• Each pool is entitled to an existing Active Directory Security Group 
    • DaaS-Engineering -> “DaaS-Eng” 
    • DaaS-Development-> “DaaS-Ops”
  • A “Desktop Services” catalog item is created using the Advanced Service Designer, which utilizes an existing vCO Active Directory [plug-in] workflow “add a user to a group
  • When invoked, the user selects an AD User and one of 2 available Groups
  • Once submitted, vCO adds the selected user to the selected group, which entitles the user that that group (and associated View Pool)
  •  XaaS Lab Logical Architecture

      

     
    Assumptions

    This guide
    assumes you have good working knowledge of vCloud Automation Center 6.0
    and Horizon View 5.x, as well as familiarity with vCAC’s UI and
    operational concepts.…

    VMware vCloud Automation Center 6.0 is LIVE!

    It has been a long time coming…lots of hard work, energy, collaboration, and a massive investment from VMware to ensure this release marks the beginning of a game-changing technology for organizations looking to accelerate and optimize their cloud strategy. vCloud Automation Center 6.0 was made Generally Available today (as promised). This release does more than update an existing platform — it sets the stage for what’s next for VMware, its Partners, and customers.

     vCAC 6.0 addresses real IT problems with the Business in mind. And it does this with “time to value” at the forefront. We’ve moved beyond the days of delivering cloud solutions that promise the world but start with a blank canvas, “Here’s your cloud…it can do anything…but first I’ll need 6 FTE’s and 18mos to turn it into something consumable…fingers crossed”. Sound familiar? Unfortunately that strategy is alive and well today. I call it “custom COTS” (commercial-off-the-shelf).

    What our customers are looking for is real COTS, something that delivers time to value and begins to address real IT problems immediately. A solution that promises ecosystem integration while allowing them to utilize existing investments. A solution that will help organizations realize the value of the Software-Defined Datacenter on day 1.…

    vCloud Suite 5.1 Solution Upgrade Guide

    By now you’ve probably heard all the hype around the 5.1 releases of VMware’s vSphere and vCloud platforms – and the vCloud 5.1 Suite, which bundles the latest versions of several VMware key IaaS-focused technologies and delivers a comprehensive cloud solution. The suite comes in 3 flavors – Standard, Advanced, and Enterprise.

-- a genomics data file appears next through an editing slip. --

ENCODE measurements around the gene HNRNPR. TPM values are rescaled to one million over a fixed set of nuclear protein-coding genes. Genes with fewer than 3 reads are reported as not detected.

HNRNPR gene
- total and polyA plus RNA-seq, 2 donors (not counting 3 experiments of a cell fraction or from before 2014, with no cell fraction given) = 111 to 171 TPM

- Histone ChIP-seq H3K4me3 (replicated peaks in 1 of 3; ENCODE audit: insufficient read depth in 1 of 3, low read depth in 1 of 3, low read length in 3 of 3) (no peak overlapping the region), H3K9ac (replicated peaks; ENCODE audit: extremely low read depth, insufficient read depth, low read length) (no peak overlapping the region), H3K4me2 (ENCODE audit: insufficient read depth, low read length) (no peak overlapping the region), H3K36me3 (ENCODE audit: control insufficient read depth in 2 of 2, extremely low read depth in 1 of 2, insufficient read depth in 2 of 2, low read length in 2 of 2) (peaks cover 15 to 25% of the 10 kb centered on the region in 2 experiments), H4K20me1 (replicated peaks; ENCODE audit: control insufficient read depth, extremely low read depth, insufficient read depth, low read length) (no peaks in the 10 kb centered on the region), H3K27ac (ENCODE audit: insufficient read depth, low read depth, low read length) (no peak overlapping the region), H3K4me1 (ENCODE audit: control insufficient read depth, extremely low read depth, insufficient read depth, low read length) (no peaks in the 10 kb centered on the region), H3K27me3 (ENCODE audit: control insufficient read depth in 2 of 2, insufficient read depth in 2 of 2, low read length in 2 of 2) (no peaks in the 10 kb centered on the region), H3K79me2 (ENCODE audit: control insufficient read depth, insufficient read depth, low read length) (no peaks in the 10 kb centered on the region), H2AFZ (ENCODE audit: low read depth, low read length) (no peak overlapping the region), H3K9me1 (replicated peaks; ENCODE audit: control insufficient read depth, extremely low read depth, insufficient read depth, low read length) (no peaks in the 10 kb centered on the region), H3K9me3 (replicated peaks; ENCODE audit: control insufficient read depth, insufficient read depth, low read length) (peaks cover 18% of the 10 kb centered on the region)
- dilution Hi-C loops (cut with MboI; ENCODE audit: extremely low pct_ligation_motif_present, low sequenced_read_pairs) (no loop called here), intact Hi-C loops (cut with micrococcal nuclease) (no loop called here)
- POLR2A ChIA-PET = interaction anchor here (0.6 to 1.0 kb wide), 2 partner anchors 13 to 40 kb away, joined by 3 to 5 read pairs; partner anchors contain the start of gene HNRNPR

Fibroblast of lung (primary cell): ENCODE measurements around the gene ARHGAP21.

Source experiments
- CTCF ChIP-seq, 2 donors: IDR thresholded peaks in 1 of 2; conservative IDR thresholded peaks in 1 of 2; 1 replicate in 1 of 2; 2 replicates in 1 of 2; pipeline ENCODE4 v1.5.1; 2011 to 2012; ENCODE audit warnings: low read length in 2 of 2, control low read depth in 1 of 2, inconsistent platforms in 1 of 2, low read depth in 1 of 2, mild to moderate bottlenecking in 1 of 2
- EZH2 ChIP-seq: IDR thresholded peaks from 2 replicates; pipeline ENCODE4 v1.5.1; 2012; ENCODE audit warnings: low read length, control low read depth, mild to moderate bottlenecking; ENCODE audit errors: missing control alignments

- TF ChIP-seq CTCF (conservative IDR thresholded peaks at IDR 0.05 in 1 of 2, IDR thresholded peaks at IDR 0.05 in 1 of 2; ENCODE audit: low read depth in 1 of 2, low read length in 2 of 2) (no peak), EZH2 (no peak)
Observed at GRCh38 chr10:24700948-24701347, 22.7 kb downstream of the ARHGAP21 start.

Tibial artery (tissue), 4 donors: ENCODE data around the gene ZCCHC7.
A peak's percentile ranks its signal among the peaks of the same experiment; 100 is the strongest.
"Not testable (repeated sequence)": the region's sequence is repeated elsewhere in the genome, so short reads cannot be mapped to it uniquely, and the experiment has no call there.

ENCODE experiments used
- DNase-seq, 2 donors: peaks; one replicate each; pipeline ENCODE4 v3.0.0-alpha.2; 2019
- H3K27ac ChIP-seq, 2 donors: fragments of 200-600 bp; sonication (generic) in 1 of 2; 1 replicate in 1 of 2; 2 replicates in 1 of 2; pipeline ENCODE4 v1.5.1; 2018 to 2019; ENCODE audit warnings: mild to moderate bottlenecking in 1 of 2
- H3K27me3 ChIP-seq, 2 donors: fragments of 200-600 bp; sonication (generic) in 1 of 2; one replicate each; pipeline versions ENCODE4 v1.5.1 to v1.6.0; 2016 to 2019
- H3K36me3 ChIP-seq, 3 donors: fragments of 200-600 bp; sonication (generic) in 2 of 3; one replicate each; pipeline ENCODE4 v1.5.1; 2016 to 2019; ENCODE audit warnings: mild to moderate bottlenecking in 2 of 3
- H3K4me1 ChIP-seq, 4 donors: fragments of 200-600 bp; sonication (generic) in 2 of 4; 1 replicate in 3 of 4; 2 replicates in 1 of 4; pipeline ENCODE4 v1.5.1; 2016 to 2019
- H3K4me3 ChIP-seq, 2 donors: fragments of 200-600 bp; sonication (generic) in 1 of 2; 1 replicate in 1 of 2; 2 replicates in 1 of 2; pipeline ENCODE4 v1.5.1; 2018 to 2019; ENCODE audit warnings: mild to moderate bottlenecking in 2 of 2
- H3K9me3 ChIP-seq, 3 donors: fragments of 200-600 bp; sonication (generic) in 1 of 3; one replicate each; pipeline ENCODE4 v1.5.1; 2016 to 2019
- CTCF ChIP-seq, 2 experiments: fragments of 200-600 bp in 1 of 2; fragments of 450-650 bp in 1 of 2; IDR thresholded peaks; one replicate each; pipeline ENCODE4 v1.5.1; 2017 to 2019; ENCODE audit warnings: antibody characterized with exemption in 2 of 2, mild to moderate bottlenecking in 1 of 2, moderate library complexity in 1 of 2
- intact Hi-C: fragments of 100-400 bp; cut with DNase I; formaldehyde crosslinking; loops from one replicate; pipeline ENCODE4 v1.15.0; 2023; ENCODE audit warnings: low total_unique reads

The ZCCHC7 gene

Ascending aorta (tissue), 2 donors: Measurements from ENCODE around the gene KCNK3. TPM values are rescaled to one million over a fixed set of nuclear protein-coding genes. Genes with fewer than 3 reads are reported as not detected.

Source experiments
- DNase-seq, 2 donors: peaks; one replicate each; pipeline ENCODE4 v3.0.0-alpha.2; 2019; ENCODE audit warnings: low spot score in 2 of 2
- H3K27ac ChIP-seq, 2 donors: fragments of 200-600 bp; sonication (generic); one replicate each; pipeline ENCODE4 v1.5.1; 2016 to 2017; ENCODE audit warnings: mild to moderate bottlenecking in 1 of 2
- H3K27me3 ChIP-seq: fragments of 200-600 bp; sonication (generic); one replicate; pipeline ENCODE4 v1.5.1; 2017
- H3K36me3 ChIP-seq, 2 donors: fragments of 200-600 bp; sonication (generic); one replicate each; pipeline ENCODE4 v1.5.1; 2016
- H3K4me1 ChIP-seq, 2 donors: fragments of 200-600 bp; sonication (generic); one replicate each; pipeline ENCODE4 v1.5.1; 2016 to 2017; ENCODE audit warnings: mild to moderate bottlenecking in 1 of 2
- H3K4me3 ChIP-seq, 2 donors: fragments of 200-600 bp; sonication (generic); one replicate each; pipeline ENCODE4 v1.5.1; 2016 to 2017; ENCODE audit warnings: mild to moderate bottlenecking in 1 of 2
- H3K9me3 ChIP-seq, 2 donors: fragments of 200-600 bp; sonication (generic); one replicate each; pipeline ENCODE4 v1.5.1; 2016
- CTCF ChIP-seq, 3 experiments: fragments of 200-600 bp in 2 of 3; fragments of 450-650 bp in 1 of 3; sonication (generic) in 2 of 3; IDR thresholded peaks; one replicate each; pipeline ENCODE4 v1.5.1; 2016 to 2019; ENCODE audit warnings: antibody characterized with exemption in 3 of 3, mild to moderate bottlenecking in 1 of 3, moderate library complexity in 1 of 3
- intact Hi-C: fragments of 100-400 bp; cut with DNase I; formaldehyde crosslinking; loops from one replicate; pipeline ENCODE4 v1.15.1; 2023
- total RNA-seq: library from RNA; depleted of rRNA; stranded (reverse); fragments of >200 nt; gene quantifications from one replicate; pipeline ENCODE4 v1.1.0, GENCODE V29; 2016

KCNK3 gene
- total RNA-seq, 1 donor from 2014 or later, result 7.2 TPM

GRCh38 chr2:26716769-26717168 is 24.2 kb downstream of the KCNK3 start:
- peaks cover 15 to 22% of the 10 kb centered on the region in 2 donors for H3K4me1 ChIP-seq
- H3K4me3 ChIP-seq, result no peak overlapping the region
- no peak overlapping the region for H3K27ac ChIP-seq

If you’re an existing (active) customer of any of these products, there’s an upgrade and/or entitlement path to the suite for you – and it’s highly recommended that you take advantage of it. Or, at the very least, you can upgrade your individual products to 5.1 as you ponder the suite. Whether or not you choose to upgrade and take advantage of the latest and greatest features is up to you. But if you’re looking for increased scale, performance, efficiency, and capability while taking advantage of end-to-end advancements in VMware’s leading cloud technologies, then I would place upgrade at the top of your to-do list. (some of my peers suggest I’m drinking the Kool-Aid via fire hose….really?). Learn more about the suite here: http://www.vmware.com/products/datacenter-virtualization/vcloud-suite/overview.html.
    The attached guide will walk you through, in detail, the upgrade steps and procedures for moving to vCloud Suite 5.1.
    Upgrade Overview
    Speaking of upgrade – and to get back on topic – I thought it would be beneficial to publish a how-to guide of sorts to help with upgrading from previous versions of the core infrastructure stack to version 5.1, taking in consideration the many co-dependencies of an active cloud deployment (VMware’s pubs and guides cover the process for individual products with plenty of detail, but not so much as a whole solution…yet).…